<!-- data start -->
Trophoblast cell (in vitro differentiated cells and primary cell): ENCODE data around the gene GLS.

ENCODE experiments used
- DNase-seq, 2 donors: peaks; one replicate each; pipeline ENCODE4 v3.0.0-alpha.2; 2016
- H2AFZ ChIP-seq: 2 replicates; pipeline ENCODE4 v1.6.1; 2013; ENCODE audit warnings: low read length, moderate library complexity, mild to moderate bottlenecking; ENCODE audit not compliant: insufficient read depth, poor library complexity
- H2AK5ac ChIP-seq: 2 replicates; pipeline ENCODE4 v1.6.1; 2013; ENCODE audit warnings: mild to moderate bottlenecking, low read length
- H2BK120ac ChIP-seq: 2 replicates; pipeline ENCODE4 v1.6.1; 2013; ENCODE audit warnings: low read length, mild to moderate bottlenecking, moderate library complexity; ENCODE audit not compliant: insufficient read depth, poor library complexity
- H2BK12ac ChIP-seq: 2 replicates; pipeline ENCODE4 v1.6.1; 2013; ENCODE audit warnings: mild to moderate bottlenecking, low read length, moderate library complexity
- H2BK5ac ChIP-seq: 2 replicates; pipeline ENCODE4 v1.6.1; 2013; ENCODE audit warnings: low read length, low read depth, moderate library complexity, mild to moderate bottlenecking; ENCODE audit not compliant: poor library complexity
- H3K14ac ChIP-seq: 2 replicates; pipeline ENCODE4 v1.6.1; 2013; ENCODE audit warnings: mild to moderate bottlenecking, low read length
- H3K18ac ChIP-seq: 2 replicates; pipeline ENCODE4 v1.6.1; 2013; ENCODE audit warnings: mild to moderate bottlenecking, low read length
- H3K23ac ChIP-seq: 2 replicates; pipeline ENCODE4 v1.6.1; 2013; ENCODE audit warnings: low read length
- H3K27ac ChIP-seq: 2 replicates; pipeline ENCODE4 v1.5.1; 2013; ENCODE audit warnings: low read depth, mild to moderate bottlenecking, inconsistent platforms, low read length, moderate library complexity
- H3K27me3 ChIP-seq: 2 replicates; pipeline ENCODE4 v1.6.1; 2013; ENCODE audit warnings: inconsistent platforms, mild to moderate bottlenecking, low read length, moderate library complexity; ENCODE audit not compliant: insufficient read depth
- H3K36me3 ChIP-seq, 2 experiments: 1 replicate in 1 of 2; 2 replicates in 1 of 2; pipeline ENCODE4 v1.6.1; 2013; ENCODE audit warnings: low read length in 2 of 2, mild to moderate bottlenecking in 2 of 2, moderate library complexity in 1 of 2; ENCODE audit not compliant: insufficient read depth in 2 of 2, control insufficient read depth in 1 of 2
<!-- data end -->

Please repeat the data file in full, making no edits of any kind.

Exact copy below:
Trophoblast cell (in vitro differentiated cells and primary cell): ENCODE data around the gene GLS.

ENCODE experiments used
- DNase-seq, 2 donors: peaks; one replicate each; pipeline ENCODE4 v3.0.0-alpha.2; 2016
- H2AFZ ChIP-seq: 2 replicates; pipeline ENCODE4 v1.6.1; 2013; ENCODE audit warnings: low read length, moderate library complexity, mild to moderate bottlenecking; ENCODE audit not compliant: insufficient read depth, poor library complexity
- H2AK5ac ChIP-seq: 2 replicates; pipeline ENCODE4 v1.6.1; 2013; ENCODE audit warnings: mild to moderate bottlenecking, low read length
- H2BK120ac ChIP-seq: 2 replicates; pipeline ENCODE4 v1.6.1; 2013; ENCODE audit warnings: low read length, mild to moderate bottlenecking, moderate library complexity; ENCODE audit not compliant: insufficient read depth, poor library complexity
- H2BK12ac ChIP-seq: 2 replicates; pipeline ENCODE4 v1.6.1; 2013; ENCODE audit warnings: mild to moderate bottlenecking, low read length, moderate library complexity
- H2BK5ac ChIP-seq: 2 replicates; pipeline ENCODE4 v1.6.1; 2013; ENCODE audit warnings: low read length, low read depth, moderate library complexity, mild to moderate bottlenecking; ENCODE audit not compliant: poor library complexity
- H3K14ac ChIP-seq: 2 replicates; pipeline ENCODE4 v1.6.1; 2013; ENCODE audit warnings: mild to moderate bottlenecking, low read length
- H3K18ac ChIP-seq: 2 replicates; pipeline ENCODE4 v1.6.1; 2013; ENCODE audit warnings: mild to moderate bottlenecking, low read length
- H3K23ac ChIP-seq: 2 replicates; pipeline ENCODE4 v1.6.1; 2013; ENCODE audit warnings: low read length
- H3K27ac ChIP-seq: 2 replicates; pipeline ENCODE4 v1.5.1; 2013; ENCODE audit warnings: low read depth, mild to moderate bottlenecking, inconsistent platforms, low read length, moderate library complexity
- H3K27me3 ChIP-seq: 2 replicates; pipeline ENCODE4 v1.6.1; 2013; ENCODE audit warnings: inconsistent platforms, mild to moderate bottlenecking, low read length, moderate library complexity; ENCODE audit not compliant: insufficient read depth
- H3K36me3 ChIP-seq, 2 experiments: 1 replicate in 1 of 2; 2 replicates in 1 of 2; pipeline ENCODE4 v1.6.1; 2013; ENCODE audit warnings: low read length in 2 of 2, mild to moderate bottlenecking in 2 of 2, moderate library complexity in 1 of 2; ENCODE audit not compliant: insufficient read depth in 2 of 2, control insufficient read depth in 1 of 2